- The Washington Times - Wednesday, April 17, 2002

Amid all the horrors of war and terror, the comforting figure of Al Gore has returned to the scene. Good old Al brings back memories of earlier, more innocent days, when we actually cared whether a politician was wearing earth tones or basic blue. Awkward Al is still on his uncompleted journey of self-discovery. He is rather like the British navigator in the 18th century who managed to circumnavigate Australia without finding it. If George W. is nature's frat boy, Al is the sort of chap who the frats would never let in unless his dad owned a liquor store. Which is how Al got into politics the one profession for which he is singularly unsuited. His dad had the political equivalent of a liquor store a seat in the U.S. Senate.

Poor Al still hasn't even figured out how to dress in public. Part way through his thrilling speech, he casually took off his suit jacket presumably in an effort to remind us of a dashing Jack Kennedy or an ultra-cool Frank Sinatra. But here's some advice, Al, from a well-proportioned conservative columnist to a well-proportioned former vice president: Fat guys tend to sweat. Frank and Jack never sweated not even when they were fornicating multiple show girls simultaneously. But there was Ardent Al shining, glowing, dripping with the excesses of his sebaceous gland. His now two-tone blue shirt was saturated with the free flow of his precious bodily fluids (but not the same precious bodily fluids with which Jack and Frank were so generous). Al, your former boss should have kept his trousers on; you should keep your jacket on. Enough said.

His speech itself was very well-received by an audience composed of Democratic Party operatives, ballot-box stuffers, mistaken Pat Buchanan voters, aspiring Democratic candidates for irrigation district commissions, and assorted other out-of-work Democratic hopefuls. These folks were so low on their luck that Al Gore counted as a returning conquering hero. The red meat he served them was as greedily consumed as table scraps by starving family pooches. It didn't really matter what Al said, as long as he said something rude about the Bush family in his patented goofy, patronizing, ersatz down-home prep school tone that, inexplicably, low-rent Democratic activists find so endearing.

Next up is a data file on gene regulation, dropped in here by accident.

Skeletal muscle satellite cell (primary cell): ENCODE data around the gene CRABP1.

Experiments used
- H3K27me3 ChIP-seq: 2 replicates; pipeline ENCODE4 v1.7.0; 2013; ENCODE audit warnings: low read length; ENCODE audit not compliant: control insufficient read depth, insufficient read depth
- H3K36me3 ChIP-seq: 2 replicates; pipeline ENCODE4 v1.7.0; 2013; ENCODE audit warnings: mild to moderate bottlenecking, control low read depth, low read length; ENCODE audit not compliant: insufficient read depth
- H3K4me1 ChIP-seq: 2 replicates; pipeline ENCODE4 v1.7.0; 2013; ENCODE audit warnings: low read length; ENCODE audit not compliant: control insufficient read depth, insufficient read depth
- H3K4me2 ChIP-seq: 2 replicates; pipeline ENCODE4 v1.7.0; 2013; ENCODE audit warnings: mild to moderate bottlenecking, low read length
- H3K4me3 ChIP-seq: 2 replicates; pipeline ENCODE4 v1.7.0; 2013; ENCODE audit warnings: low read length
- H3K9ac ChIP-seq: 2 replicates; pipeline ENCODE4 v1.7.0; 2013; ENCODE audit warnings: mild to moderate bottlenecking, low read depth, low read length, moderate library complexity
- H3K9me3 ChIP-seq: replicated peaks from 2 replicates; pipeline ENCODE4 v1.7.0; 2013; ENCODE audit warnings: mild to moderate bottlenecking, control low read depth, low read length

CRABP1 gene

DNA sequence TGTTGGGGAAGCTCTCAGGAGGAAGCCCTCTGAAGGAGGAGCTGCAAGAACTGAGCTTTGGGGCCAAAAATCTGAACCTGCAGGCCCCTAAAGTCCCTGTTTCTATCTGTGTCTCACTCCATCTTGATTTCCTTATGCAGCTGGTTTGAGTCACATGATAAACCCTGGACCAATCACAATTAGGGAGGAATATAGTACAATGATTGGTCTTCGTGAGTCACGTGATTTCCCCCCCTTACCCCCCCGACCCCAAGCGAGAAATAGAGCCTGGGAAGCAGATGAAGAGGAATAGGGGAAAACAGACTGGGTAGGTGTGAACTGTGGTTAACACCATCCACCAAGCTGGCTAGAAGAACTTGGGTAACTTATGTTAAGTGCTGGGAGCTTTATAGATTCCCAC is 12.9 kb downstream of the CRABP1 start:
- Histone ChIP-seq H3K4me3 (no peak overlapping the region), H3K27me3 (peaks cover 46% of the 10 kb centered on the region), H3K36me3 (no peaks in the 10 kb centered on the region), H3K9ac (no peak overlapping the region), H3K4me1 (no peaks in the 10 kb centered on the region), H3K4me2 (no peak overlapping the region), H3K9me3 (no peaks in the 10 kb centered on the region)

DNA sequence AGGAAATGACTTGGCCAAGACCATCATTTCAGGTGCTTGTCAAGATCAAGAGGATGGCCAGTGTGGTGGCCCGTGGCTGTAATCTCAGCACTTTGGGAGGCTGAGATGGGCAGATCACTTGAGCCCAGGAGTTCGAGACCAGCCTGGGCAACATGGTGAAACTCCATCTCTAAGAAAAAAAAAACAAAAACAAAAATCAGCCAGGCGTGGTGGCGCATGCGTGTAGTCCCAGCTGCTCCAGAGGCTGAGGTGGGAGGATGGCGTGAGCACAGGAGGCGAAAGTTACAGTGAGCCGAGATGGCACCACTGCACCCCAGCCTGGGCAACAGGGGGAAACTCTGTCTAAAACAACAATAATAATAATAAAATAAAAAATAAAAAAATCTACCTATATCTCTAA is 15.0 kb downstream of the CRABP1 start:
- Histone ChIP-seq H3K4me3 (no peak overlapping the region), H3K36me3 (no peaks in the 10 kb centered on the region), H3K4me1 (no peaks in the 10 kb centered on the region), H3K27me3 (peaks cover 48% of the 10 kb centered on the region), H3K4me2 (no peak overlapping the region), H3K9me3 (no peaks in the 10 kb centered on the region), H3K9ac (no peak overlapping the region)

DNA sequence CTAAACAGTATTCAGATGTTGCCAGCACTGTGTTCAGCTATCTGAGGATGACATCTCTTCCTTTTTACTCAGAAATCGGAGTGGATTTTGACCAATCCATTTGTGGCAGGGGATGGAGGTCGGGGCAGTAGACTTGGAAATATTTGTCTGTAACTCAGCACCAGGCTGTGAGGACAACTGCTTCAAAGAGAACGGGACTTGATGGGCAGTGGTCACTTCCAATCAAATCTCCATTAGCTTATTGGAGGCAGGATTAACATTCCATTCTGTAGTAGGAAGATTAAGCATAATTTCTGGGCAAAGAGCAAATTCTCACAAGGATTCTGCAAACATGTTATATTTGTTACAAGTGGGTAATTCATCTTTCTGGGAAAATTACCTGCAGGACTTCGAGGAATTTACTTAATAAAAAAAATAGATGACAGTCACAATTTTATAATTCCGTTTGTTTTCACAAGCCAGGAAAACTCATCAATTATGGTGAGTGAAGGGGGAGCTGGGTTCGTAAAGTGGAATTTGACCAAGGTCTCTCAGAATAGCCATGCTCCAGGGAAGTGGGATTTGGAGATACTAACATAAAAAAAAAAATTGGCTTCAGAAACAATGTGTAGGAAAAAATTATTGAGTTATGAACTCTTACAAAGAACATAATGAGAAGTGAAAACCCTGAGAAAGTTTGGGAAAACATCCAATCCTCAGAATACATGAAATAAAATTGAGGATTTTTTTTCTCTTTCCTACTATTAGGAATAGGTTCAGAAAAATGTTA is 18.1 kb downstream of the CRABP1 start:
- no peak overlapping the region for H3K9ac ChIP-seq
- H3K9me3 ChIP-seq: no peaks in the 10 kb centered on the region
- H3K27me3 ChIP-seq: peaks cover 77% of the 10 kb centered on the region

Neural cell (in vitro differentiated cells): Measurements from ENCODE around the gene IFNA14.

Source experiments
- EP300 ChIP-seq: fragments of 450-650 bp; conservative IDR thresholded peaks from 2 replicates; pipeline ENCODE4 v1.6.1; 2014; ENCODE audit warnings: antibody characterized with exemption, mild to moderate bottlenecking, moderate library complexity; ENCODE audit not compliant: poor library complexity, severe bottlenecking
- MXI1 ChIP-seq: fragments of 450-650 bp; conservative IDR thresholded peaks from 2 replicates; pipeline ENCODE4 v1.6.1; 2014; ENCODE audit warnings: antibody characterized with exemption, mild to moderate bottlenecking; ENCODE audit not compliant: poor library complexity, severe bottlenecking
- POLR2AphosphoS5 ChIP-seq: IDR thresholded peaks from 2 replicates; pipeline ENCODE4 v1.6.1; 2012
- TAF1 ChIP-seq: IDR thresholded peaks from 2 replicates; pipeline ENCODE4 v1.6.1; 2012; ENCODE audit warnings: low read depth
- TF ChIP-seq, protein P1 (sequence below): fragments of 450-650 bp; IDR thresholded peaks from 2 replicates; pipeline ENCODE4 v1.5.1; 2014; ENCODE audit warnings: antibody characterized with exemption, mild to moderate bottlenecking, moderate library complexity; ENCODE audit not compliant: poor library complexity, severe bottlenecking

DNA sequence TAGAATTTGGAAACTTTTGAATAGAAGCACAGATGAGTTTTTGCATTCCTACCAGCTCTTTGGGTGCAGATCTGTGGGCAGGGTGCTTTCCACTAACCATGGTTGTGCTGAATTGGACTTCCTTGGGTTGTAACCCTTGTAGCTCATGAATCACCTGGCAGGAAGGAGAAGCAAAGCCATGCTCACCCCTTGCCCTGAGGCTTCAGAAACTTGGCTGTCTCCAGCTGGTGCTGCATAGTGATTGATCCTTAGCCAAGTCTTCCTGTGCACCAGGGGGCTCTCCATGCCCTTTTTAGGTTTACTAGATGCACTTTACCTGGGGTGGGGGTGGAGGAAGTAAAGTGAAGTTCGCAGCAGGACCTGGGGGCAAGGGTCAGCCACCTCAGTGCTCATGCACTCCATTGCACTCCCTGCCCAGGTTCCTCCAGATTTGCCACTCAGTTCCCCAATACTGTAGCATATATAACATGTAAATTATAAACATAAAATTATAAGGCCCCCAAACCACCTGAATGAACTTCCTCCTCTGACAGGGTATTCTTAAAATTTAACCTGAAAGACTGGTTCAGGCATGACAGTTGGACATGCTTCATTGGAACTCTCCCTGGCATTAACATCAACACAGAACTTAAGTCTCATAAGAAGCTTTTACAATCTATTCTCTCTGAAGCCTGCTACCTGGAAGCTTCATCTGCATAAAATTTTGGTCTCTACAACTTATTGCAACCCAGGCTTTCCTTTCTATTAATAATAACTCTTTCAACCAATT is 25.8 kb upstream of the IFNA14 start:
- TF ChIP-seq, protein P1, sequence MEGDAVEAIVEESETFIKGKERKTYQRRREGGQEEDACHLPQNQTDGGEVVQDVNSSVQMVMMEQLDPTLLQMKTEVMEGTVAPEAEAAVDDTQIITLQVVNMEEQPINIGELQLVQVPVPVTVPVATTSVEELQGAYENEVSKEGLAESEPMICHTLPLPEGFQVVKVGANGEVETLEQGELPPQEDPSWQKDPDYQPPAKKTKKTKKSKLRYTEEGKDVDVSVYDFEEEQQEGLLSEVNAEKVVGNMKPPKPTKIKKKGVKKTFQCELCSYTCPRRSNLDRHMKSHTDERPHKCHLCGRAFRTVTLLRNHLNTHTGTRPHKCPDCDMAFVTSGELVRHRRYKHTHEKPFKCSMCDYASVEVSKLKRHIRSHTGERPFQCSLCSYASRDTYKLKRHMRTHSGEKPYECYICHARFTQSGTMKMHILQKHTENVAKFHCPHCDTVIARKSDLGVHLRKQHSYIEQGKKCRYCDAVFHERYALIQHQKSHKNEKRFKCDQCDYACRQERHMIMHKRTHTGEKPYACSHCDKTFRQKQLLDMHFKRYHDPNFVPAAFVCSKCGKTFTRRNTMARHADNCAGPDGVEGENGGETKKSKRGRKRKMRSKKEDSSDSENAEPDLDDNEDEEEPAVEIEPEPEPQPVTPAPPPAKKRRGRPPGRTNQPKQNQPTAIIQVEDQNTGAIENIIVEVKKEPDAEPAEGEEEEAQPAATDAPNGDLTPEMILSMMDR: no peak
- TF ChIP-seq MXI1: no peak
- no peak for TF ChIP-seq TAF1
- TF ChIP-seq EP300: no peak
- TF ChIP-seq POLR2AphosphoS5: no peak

But, being a self-identified patriot, he let the president have it with only one barrel. He graciously (or cautiously?) plugged up his foreign policy barrel and only spoke about various domestic matters with passionate intensity. His most courageous moment came near the end of his speech, when he recklessly admonished his audience that : "It sometimes seems as if, in the words of the poet, the best lack all conviction and the worst are full of passionate intensity." As Mr. Gore has in the past changed his convictions on abortion, gun control, tobacco use, and many other issues, it was not clear whether he meant the former quote to refer to him in whole or in part.

Nonetheless, it went off very well for him. After the speech, CNN's cameras followed the former vice president in the audience as he chatted with hordes of surprisingly well-dressed well-wishers. Someone asked him why he seemed so comfortable with himself, compared with prior times. Mr. Gore's revealing answer, as recorded by CNN: "Well, as Janis Joplin said, 'Freedom is just another word for nothing left to lose.' " The song, sung by Janis Joplin, was "Me and Bobby McGee" (words and music by Kris Kristofferson and Fred Foster). Now, being a contemporary of Mr. Gore's, I can well remember liking that line from the druggy 1960s. Driving along the Pacific Coast Highway with the top down on my Alfa Romeo and feeling no pain, the phrase "Freedom is just another word for nothing left to lose" gave me and other over-indulged boomer brats the illusion of being down and out in a dusty Salinas, or a romantic Paris. It felt good, so we thought it. But what did the former vice president mean? Was he flashing back to the good old days when he had a full head of hair, a young sexy Tipper by his side ("Wearing a dirty red bandanna, the windshield wipers slapping time, good enough for me and my Bobby McGee"), or did he really mean that he could only be himself when he had nothing left to lose? If it's the former, I understand, Al those were the days. If it's the latter, I don't think we want a president who can only feel comfortable with himself if he thinks we have nothing left to lose.

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